5 tips for portaging with kids

Algonquin Park portage

A family portage can be a lot of fun if you prepare for it properly.

We’re in the middle of summer vacation and if your family is as adventurous as mine, you might be considering portaging together over the next couple of months.

What is portaging, you ask?

Portaging is a lot like regular camping only you need to work harder to get to your campsite. The Oxford dictionary definition of the word portage is to “carry a boat or its cargo between navigable waters.” And that’s exactly what it is. You pack everything and everyone into a canoe, paddle across a body of water to the other side, get everyone and thing out and carry it all, including the canoe, to the next body of water. Rinse and repeat until you find a spot you want to call home for the night or next few days.

If this sounds fun to you (and you’ve never done it before with kids) here are five tips to help you stay happy and dry and ensure you have a great time.

1. Practice beforehand

Practicing beforehand is crucial as it will let you know what you and your family are capable of. Before our recent portage to Ralph Bice Lake in Algonquin Park, we rented a canoe near our home and took the kids down a nearby river. This got them use to balancing in the canoe, paddling and sitting still for a long period of time (a full canoe is no place for fidgety kids). It also helped put any worries they had of being out on the water aside.

Algonquin Park portaging

Practicing ahead of time helps when you’re in the bush with a canoe on your head and a 60 lb pack on your back.

Getting your backpacks filled a few days ahead of time and wearing them around the house is also helpful. My pack weighed just over 60 lbs and getting used to it enough so that it was comfortable made it much easier to carry when I was in the bush with a canoe over my head. Same goes for the kids, who both had their own stuffed backpacks which were much heavier than when they wore them to school.

2. Don’t bring more than you need

When you camp with a car you have the luxury of keeping everything stashed inside said car. When you portage everything is on your back and because you’re going deeper into nature, anything perishable needs to be hung up so that bears and other critters can’t get to it. You also have to make sure everything can fit comfortably into the canoe along with you and your family. This means that you should only pack the essentials.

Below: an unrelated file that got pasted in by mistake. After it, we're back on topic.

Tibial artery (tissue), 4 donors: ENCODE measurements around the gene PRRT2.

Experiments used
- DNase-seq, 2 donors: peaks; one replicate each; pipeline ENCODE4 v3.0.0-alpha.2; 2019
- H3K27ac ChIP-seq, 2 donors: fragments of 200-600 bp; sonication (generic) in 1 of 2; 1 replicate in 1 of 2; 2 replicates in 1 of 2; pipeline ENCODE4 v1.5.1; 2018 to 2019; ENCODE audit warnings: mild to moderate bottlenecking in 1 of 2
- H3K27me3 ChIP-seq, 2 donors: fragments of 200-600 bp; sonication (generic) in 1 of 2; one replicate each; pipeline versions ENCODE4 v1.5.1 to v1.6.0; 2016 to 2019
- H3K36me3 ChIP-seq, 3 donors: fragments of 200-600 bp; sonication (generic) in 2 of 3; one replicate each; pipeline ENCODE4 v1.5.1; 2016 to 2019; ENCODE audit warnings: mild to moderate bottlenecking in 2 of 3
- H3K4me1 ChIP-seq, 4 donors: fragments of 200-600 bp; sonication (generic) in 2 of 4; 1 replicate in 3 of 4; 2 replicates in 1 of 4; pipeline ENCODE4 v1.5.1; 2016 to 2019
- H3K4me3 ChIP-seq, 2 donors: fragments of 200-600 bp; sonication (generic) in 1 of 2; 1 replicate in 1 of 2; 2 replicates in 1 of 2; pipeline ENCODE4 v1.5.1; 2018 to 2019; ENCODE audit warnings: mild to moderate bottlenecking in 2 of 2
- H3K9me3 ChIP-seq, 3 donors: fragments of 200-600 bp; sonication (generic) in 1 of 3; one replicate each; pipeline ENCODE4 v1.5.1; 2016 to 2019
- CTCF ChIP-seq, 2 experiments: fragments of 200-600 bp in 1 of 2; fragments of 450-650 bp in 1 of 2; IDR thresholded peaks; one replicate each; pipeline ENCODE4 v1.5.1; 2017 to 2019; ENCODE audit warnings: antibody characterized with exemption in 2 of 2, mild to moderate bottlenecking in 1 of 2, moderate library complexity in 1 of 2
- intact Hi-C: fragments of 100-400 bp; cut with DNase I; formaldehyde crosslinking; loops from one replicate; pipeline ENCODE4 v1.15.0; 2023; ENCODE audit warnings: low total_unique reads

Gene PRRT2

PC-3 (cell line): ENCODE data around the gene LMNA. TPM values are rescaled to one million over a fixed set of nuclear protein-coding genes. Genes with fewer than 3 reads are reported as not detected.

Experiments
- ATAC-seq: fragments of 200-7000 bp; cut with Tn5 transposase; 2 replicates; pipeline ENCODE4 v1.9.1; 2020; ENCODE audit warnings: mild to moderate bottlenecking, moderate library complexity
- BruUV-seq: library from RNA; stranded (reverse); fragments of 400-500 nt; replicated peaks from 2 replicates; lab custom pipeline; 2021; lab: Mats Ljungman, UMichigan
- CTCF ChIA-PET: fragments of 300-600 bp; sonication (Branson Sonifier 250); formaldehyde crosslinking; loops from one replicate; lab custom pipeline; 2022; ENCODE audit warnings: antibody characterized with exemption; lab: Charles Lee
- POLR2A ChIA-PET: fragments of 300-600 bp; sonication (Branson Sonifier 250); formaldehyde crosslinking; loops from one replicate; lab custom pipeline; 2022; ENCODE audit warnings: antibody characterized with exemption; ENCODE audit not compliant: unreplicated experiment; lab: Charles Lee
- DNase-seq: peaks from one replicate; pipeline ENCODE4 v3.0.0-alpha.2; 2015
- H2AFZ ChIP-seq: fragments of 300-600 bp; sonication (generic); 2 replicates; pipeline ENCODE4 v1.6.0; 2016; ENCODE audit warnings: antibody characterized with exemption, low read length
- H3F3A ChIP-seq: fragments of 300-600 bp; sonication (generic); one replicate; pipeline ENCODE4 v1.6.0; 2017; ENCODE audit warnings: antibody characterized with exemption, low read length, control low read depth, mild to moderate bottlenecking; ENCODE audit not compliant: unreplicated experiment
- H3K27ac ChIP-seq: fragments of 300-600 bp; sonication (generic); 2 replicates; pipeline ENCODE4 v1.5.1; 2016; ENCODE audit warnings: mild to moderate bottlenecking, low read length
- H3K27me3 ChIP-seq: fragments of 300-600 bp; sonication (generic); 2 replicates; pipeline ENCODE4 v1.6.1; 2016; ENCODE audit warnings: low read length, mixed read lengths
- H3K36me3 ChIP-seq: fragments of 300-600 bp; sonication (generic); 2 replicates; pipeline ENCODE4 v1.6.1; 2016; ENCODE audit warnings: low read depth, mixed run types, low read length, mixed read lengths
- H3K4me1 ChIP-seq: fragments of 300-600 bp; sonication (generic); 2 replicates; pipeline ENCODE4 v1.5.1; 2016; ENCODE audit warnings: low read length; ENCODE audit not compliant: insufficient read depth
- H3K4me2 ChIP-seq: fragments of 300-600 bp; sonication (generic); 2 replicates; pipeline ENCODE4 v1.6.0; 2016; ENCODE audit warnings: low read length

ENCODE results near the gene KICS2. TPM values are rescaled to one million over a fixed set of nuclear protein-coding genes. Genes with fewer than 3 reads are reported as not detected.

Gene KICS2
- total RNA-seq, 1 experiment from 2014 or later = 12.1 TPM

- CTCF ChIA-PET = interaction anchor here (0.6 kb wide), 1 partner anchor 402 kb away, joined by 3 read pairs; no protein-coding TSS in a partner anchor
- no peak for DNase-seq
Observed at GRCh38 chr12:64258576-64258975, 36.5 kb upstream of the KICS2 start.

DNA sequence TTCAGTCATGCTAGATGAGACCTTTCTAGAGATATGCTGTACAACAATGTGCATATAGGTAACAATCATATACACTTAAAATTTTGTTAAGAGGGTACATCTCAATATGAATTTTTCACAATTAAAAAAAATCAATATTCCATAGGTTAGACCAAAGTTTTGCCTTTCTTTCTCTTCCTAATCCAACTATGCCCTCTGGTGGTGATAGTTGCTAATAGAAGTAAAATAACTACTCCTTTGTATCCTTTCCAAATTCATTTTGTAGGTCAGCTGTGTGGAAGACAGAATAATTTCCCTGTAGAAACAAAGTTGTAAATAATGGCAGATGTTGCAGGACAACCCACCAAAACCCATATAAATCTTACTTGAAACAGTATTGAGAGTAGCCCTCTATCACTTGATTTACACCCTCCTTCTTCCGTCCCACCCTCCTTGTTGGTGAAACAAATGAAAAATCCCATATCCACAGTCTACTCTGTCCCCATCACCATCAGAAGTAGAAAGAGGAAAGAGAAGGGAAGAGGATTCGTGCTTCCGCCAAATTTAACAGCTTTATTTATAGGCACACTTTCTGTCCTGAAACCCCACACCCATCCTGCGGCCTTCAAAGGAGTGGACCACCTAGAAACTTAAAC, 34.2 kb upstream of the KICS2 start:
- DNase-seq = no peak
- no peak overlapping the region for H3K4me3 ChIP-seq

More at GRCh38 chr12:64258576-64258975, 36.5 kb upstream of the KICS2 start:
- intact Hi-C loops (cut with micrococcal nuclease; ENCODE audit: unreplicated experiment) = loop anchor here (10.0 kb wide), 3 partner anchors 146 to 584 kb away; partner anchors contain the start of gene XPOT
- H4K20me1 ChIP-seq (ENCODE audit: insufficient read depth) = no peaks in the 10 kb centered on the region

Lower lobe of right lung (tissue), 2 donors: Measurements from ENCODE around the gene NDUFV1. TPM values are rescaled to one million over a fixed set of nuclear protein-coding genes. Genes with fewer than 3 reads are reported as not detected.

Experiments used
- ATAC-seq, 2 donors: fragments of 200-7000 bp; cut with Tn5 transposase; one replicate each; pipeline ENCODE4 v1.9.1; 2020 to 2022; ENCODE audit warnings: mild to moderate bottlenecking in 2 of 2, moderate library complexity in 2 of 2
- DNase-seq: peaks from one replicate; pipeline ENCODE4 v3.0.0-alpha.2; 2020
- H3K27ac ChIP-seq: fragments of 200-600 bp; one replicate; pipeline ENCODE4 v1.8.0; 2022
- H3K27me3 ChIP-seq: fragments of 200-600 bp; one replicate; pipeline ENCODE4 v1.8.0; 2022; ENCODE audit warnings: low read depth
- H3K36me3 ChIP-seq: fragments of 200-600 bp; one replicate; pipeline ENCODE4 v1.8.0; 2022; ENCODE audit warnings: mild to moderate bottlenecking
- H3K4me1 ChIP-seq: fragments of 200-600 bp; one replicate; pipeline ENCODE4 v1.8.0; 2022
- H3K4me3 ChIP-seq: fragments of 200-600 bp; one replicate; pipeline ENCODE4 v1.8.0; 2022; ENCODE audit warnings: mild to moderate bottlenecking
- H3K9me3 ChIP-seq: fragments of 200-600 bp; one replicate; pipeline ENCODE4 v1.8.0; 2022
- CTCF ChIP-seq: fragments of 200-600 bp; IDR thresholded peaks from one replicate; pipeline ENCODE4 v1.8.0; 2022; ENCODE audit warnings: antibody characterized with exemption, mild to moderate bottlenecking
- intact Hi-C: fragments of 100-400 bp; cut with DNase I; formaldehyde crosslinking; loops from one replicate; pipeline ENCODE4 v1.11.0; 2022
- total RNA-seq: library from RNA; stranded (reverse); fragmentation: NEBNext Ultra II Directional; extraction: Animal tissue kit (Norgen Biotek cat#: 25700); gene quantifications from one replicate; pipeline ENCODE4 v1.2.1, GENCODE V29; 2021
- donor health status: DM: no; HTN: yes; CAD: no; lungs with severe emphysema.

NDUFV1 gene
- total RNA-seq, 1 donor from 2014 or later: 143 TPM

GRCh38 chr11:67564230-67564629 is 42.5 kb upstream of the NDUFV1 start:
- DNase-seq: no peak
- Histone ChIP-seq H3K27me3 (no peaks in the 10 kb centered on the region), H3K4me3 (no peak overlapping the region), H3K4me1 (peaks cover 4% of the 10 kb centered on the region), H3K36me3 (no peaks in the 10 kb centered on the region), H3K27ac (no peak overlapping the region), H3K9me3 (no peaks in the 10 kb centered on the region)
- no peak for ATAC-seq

Besides your food, tent, sleeping bags and clothes (which should be kept to minimal amounts, even for kids), essential items include a map of the area you’re canoeing in, something to cut wood with and light a fire with, flashlights, a set of dishes for each person (sporks are great for camping), a pot and a pan, bug spray, cooking stove and fuel, a tarp, rope, knife and a water filtration system. A book and small toy that the kids can occupy their time with is also essential for when you need a break from entertaining them.

Algonquin Park portage

My kids loved the portaging experience and can’t wait to do it again.

Non-essential items like camping chairs, electronic devices, hammocks, pillows, alcohol and dishes you won’t use will just weigh you down and make the portage more work than it needs to be (and could get ruined or lost if the canoe capsizes). Also keep in mind that any garbage you create must be taken back out with you.

3. Plan all your meals

If you don’t plan your meals you’re going to either bring too much food (see tip #2) or not enough food. Either scenario is not good. Along with planning all your meals ahead of time, preparing food in advance greatly helps when you’re in the middle of nowhere with limited equipment (it will also keep you on a budget).

We made a pot of chili to eat on the first night of our portage and froze it before leaving the house. This helped keep our other food cold and kept our belly’s nice and full after our long trek into the woods. We also pre-sliced a large bar of cheese and vacuumed sealed it into smaller packages (great for snacking on as well as for using on burgers, sandwiches, etc.). We marinated, vacuumed sealed and froze pork loin to eat on the second day and had potatoes and other veggies cut and ready to roast.